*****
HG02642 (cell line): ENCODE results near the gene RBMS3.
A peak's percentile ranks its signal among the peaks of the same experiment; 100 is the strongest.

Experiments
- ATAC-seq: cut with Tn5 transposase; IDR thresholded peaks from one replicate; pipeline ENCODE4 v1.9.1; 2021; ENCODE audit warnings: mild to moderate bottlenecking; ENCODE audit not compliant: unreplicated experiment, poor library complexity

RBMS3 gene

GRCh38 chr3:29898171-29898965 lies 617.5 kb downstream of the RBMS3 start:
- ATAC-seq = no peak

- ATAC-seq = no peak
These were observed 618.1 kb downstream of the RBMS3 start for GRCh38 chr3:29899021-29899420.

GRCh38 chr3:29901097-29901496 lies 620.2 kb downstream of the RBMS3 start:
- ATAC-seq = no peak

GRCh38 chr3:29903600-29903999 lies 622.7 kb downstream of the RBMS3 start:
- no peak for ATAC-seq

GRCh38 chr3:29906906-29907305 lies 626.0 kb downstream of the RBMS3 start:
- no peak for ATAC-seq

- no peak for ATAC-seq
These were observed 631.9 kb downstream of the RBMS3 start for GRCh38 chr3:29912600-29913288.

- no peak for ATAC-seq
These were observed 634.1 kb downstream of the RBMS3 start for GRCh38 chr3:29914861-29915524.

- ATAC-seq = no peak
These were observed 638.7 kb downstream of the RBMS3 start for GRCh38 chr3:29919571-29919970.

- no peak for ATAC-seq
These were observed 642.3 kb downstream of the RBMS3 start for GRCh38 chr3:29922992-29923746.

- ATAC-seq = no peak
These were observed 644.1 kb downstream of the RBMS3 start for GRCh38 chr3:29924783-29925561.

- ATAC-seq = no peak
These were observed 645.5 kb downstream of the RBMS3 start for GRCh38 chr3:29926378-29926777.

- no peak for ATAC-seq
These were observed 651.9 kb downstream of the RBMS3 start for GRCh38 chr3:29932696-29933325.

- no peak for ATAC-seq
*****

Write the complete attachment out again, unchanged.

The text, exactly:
HG02642 (cell line): ENCODE results near the gene RBMS3.
A peak's percentile ranks its signal among the peaks of the same experiment; 100 is the strongest.

Experiments
- ATAC-seq: cut with Tn5 transposase; IDR thresholded peaks from one replicate; pipeline ENCODE4 v1.9.1; 2021; ENCODE audit warnings: mild to moderate bottlenecking; ENCODE audit not compliant: unreplicated experiment, poor library complexity

RBMS3 gene

GRCh38 chr3:29898171-29898965 lies 617.5 kb downstream of the RBMS3 start:
- ATAC-seq = no peak

- ATAC-seq = no peak
These were observed 618.1 kb downstream of the RBMS3 start for GRCh38 chr3:29899021-29899420.

GRCh38 chr3:29901097-29901496 lies 620.2 kb downstream of the RBMS3 start:
- ATAC-seq = no peak

GRCh38 chr3:29903600-29903999 lies 622.7 kb downstream of the RBMS3 start:
- no peak for ATAC-seq

GRCh38 chr3:29906906-29907305 lies 626.0 kb downstream of the RBMS3 start:
- no peak for ATAC-seq

- no peak for ATAC-seq
These were observed 631.9 kb downstream of the RBMS3 start for GRCh38 chr3:29912600-29913288.

- no peak for ATAC-seq
These were observed 634.1 kb downstream of the RBMS3 start for GRCh38 chr3:29914861-29915524.

- ATAC-seq = no peak
These were observed 638.7 kb downstream of the RBMS3 start for GRCh38 chr3:29919571-29919970.

- no peak for ATAC-seq
These were observed 642.3 kb downstream of the RBMS3 start for GRCh38 chr3:29922992-29923746.

- ATAC-seq = no peak
These were observed 644.1 kb downstream of the RBMS3 start for GRCh38 chr3:29924783-29925561.

- ATAC-seq = no peak
These were observed 645.5 kb downstream of the RBMS3 start for GRCh38 chr3:29926378-29926777.

- no peak for ATAC-seq
These were observed 651.9 kb downstream of the RBMS3 start for GRCh38 chr3:29932696-29933325.

- no peak for ATAC-seq